Many investors go through life with misconceptions -- ones that can hurt returns. Some think, for example, that stock splits are a big deal. They're not. (Before a 2-to-1 split you have 100 $40 shares worth $4,000. Afterward, you have 200 $20 shares worth $4,000. Yawn.)

Others may think that Altria (NYSE:MO), with its P/E ratio of approximately 14, is a better buy than PMC-Sierra (NASDAQ:PMCS), with its P/E of 130. Well, maybe it is. But never put too much weight on just one measure -- particularly one that's based on easily manipulated numbers such as earnings -- without considering the strength of the business.

Another common misconception is that while individual stocks can reward you with incredible returns, mutual funds are an option for the less daring or less knowledgeable. Wrong, wrong, wrong!

Mutual funds can and dobeat the market. The majority of mutual funds don't do as well as the market average, leaving investors worse off than if they'd just plunked their money into an S&P 500 index fund, but those in the know can find funds that will earn great returns with less volatility.

Meet some powerhouses
One such fund is BridgewayUltra-Small Company (BRUSX). Over the past 10 years, its average annual return has been 23.9%, enough to have turned a $10,000 investment into nearly $70,000. How has Bridgeway done it? Well, by investing in some of the best small public companies. Its top holdings as of the end of March included NovAtel (NASDAQ:NGPS), Matrixx Initiatives (NASDAQ:MTXX), and Hansen Natural. You may know Hansen as the top-performing stock of the past decade.

Another dynamite performer is Fidelity Low-Priced Stock (FLPSX), with a 10-year average annualized return of 16.2%. That's enough to have turned $10,000 into nearly $40,000. Its top holdings as of the end of April included PMI Group (NYSE:PMI) and Constellation Brands (NYSE:STZ).

Unfortunately, both of these funds are closed to new investors -- which shows how good they really are. That's because when a fund is very successful, it attracts huge sums of money, and when it's very big, it can be hard to find enough good places to invest all that money. So as many funds grow big, they tend to do worse. Closing, therefore, denies the fund company extra income from new investors, but it helps existing shareholders earn better returns.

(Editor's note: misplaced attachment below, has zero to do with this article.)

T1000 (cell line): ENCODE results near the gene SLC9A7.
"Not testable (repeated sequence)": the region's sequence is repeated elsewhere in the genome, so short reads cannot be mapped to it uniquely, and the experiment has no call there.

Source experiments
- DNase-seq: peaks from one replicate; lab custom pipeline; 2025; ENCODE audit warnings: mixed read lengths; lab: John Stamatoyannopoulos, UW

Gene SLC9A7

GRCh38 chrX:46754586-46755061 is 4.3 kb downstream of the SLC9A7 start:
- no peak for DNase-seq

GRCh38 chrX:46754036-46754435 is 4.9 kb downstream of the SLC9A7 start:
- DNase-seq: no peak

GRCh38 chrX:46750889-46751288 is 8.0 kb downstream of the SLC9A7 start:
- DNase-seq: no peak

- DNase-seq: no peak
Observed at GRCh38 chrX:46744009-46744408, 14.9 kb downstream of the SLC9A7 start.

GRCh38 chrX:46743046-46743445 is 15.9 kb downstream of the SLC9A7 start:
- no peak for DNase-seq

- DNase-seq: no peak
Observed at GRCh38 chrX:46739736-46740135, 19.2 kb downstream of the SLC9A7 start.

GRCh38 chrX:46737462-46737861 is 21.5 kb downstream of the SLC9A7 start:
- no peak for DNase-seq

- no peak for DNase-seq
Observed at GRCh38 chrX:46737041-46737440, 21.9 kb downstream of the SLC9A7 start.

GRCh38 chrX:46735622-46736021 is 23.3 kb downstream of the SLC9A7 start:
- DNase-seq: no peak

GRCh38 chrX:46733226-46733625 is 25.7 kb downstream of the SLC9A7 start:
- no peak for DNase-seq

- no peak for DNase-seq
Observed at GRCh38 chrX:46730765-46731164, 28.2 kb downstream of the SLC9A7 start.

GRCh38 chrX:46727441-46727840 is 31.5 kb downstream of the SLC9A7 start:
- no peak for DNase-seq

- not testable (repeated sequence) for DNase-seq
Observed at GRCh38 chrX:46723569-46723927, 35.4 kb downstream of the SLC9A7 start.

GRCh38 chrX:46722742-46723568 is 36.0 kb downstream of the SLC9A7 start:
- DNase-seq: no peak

Find great funds, and let us help
Don't let that bad news get you down -- there are still plenty of terrific funds out there. A little legwork can turn up lots of strong funds -- ones with impressive track records and managers whose styles you respect. To find these funds, you can just look for the same traits that made Ultra-Small Company such a great performer: a low expense ratio relative to its peer group; a fund manager, John Montgomery, who has loads of experience and sticks to his strategic guns; and a shareholder-friendly disposition.

You can also get a short list of fund superstars by joining our Motley Fool Champion Funds newsletter. Try it for free for a month, and see which funds analyst Shannon Zimmerman has recommended -- and why. Together, his picks have more than doubled their benchmarks' return, gaining an average of 17% versus 7% in the same time period.

This article was originally published on May 12, 2006. It has been updated.

SelenaMaranjianowns shares of Fidelity's Low Priced Stock Fund.The Motley Fool is Fools writing for Fools.